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Review on women's issues goes beyond the law, aims to 'deeply ingrain' gender equality in society: Shanmugam

Review on women's issues goes beyond the law, aims to 'deeply ingrain' gender equality in society: Shanmugam

Law and Home Affairs Minister K Shanmugam in a CNA podcast interview on Sep 23, 2020. (Photo: Try Sutrisno Foo)

SINGAPORE: A review on women’s issues in Singapore will look more closely at how gender equality can be more deeply ingrained in Singapore society, so as to tackle the roots of behaviour that lead to sexual offences, said Minister for Law and for Home Affairs K Shanmugam.

In CNA's Heart of the Matter podcast that was published on Thursday (Sep 24), Mr Shanmugam was asked about controversies regarding recent high-profile sexual offence cases. He said stricter laws and heavier penalties are only one side of the issue.

"I can change the laws and make them stiffer, I have already have done so with Parliament's approval. But that's only one aspect, there is something more fundamental. What if we actually got young boys and girls thinking differently about equality, accepting equality as a fundamental principle?” he said during the interview on Wednesday.

"I felt that there was room, and my Cabinet colleagues felt that there was room, to try and engender a different spirit in society. So here we are talking about the soul, not just about punishment.”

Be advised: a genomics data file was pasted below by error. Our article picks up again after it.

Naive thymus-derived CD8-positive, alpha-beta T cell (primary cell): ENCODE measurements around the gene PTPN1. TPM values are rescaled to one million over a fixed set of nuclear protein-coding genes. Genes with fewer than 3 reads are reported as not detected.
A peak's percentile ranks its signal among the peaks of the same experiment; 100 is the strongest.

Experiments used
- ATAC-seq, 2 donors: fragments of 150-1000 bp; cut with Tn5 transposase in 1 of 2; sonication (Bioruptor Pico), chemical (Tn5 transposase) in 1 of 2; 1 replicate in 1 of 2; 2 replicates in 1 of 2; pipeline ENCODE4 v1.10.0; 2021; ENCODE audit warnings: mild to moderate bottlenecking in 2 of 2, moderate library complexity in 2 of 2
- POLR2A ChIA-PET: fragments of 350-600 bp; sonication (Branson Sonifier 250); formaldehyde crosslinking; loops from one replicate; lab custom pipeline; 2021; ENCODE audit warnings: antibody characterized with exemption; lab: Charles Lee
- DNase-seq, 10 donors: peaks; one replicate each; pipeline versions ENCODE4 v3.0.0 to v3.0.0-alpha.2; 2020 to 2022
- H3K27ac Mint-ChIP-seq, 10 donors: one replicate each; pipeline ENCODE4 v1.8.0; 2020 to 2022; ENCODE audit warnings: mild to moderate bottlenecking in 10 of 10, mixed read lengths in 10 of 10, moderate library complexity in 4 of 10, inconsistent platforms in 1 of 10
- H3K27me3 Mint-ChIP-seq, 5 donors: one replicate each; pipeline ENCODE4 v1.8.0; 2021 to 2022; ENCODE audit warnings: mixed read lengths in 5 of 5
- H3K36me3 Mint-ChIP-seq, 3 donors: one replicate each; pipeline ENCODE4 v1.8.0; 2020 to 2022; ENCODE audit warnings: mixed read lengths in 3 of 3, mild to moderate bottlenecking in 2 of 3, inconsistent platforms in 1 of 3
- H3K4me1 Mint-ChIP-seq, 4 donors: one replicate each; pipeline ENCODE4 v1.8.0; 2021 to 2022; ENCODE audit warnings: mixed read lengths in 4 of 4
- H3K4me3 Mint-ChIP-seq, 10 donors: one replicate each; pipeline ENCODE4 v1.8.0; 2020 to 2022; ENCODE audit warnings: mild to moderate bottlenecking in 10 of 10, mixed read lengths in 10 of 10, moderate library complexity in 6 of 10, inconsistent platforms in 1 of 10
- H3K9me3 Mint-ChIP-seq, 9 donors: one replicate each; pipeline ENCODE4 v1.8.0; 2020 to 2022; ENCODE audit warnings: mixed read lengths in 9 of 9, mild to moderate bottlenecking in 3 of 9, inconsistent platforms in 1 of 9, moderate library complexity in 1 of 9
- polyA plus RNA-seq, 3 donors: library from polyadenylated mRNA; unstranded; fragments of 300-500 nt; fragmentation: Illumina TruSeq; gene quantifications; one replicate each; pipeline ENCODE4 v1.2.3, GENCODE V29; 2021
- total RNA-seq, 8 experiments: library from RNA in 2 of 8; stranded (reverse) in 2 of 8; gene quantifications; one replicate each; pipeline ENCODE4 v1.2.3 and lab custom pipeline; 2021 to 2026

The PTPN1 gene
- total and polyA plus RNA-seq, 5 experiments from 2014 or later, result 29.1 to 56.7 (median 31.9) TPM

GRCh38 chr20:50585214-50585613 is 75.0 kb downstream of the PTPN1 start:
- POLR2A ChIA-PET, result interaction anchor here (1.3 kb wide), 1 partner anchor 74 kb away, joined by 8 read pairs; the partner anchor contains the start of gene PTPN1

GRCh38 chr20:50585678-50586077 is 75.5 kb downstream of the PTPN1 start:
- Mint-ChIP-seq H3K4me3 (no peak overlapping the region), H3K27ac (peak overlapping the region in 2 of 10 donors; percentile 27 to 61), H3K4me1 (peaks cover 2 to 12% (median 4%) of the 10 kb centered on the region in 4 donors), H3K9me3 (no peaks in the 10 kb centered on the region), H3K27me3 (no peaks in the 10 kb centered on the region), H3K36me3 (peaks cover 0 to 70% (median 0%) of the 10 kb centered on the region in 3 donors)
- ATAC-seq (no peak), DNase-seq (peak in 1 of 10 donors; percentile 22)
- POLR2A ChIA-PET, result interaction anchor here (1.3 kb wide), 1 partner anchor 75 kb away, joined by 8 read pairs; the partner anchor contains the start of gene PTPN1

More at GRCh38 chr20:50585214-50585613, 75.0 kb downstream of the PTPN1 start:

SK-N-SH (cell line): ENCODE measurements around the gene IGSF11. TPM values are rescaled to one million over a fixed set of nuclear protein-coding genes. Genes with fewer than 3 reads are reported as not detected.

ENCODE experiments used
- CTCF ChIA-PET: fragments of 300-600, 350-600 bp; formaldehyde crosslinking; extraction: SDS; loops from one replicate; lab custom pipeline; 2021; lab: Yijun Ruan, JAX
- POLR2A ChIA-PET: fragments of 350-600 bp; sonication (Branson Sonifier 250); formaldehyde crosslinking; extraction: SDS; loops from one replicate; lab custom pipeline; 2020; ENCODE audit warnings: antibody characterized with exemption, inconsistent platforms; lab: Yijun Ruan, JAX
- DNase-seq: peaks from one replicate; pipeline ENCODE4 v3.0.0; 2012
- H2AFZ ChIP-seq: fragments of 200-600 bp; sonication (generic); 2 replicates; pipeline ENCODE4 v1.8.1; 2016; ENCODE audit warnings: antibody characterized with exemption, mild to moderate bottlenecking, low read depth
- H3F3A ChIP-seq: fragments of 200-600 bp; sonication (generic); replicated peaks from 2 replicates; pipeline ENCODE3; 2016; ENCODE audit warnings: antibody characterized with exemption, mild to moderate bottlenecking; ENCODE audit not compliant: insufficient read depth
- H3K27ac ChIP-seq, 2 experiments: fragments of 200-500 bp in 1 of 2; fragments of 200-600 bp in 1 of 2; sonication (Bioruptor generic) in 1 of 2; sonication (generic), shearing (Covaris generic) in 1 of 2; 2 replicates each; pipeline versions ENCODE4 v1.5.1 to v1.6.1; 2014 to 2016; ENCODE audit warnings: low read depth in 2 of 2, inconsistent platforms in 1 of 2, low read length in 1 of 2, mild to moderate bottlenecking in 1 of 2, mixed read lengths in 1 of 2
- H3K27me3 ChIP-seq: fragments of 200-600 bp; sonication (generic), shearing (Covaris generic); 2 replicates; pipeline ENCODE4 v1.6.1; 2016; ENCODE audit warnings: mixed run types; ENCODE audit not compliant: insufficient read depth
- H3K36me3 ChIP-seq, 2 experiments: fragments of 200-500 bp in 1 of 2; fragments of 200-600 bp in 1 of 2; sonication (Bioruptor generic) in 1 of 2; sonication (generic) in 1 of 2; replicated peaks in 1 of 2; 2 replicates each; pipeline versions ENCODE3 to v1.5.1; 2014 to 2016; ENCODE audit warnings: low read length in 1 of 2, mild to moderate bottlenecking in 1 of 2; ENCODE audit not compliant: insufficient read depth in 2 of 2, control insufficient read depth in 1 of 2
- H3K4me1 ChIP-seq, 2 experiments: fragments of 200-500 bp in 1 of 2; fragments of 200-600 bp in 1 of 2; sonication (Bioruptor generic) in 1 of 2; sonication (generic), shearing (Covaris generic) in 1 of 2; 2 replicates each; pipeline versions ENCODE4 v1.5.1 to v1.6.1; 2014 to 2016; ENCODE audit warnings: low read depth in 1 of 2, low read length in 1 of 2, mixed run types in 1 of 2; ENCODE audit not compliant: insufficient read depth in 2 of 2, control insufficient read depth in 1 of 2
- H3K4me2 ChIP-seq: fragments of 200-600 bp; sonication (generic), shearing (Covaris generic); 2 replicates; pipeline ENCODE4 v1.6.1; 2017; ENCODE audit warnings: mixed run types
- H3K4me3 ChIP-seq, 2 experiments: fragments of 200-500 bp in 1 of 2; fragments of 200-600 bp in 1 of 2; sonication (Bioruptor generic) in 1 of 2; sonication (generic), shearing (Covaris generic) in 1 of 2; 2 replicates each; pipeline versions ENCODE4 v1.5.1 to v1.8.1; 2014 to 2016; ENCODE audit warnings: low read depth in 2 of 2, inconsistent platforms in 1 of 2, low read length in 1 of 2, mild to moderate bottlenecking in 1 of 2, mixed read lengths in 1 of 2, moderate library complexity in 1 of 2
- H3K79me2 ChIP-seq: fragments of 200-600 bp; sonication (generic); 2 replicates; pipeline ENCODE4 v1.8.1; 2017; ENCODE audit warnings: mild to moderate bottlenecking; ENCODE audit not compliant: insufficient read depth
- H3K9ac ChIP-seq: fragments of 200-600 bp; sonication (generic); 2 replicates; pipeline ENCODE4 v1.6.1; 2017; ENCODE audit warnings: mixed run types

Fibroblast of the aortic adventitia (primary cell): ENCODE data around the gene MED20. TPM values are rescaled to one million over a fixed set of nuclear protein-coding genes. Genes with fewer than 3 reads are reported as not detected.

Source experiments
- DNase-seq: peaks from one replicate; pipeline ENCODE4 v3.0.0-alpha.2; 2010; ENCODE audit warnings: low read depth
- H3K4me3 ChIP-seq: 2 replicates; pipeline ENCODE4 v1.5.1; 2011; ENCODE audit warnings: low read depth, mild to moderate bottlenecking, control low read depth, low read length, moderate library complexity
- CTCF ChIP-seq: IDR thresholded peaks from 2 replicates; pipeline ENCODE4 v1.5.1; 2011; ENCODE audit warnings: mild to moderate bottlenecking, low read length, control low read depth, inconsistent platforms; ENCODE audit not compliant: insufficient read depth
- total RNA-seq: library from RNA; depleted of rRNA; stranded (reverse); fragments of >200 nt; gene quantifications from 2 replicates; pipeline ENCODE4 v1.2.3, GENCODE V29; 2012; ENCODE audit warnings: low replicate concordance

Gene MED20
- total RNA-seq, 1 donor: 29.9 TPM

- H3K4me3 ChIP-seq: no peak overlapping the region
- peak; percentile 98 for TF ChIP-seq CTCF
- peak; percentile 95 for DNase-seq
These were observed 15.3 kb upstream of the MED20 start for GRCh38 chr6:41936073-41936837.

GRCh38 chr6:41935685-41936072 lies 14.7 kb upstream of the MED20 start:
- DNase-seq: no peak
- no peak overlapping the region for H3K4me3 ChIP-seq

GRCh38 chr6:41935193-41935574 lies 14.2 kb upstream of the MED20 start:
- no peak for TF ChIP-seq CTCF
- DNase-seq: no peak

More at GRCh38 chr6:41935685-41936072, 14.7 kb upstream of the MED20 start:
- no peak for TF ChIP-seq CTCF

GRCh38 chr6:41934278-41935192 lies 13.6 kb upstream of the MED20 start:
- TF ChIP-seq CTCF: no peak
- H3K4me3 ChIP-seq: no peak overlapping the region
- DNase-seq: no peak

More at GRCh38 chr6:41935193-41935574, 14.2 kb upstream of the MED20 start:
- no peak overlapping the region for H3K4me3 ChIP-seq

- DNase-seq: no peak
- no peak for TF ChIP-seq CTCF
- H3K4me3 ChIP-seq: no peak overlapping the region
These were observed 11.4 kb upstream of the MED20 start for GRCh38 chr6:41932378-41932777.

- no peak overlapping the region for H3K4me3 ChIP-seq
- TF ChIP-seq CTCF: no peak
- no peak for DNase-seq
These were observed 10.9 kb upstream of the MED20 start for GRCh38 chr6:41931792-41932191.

Mr Shanmugam had announced on Sunday that the Singapore Government will do a full review of women’s issues, which will culminate in a White Paper by the first half of next year.


There will be a series of engagements held with the aim of identifying and tackling issues concerning women in Singapore. Minister of State for Social and Family Development Sun Xueling, Minister of State for Culture, Community and Youth Low Yen Ling and Parliamentary Secretary for Health Rahayu Mahzam will lead the review. 

One of the things that the three co-chairs will examine is how gender equality and respect for women can be more deeply ingrained as fundamental values from young, Mr Shanmugam said in the Heart of the Matter podcast.

“If (gender equality) is more deeply ingrained, my hope is that (potential offenders) will be less inclined, or they will understand the consequences much more, and then they will not treat it like a prank or something to satisfy themselves, they will more carefully consider that they should not (commit the offence),” he said.

READ: Singapore to embark on a review of women’s issues in move towards greater gender equality, leading to White Paper next year

When asked if recent cases of crimes against women suggest deeper and more fundamental issues, Mr Shanmugan replied: "I wouldn't be so pessimistic." He said statistics show that there are fewer crimes against women in Singapore than in most other places, and the laws against such crimes are tough.

And while how sexual offences were dealt with was one of the issues that led to the upcoming review, the exercise is intended to be far wider and encompass many other aspects of gender equality, he said.


Speaking of his own experience in the legal industry, he said that women were well-represented there, but this was not necessarily the case in other sectors.

The proportion of women on the boards of the top 100 primary-listed companies in Singapore was only 16.2 per cent as of last year.

“I was a lawyer in private practice and in my firm, which was then the largest law firm in Singapore, more than half the partners were women. Three out of the five members of the top policymaking body were women,” he said.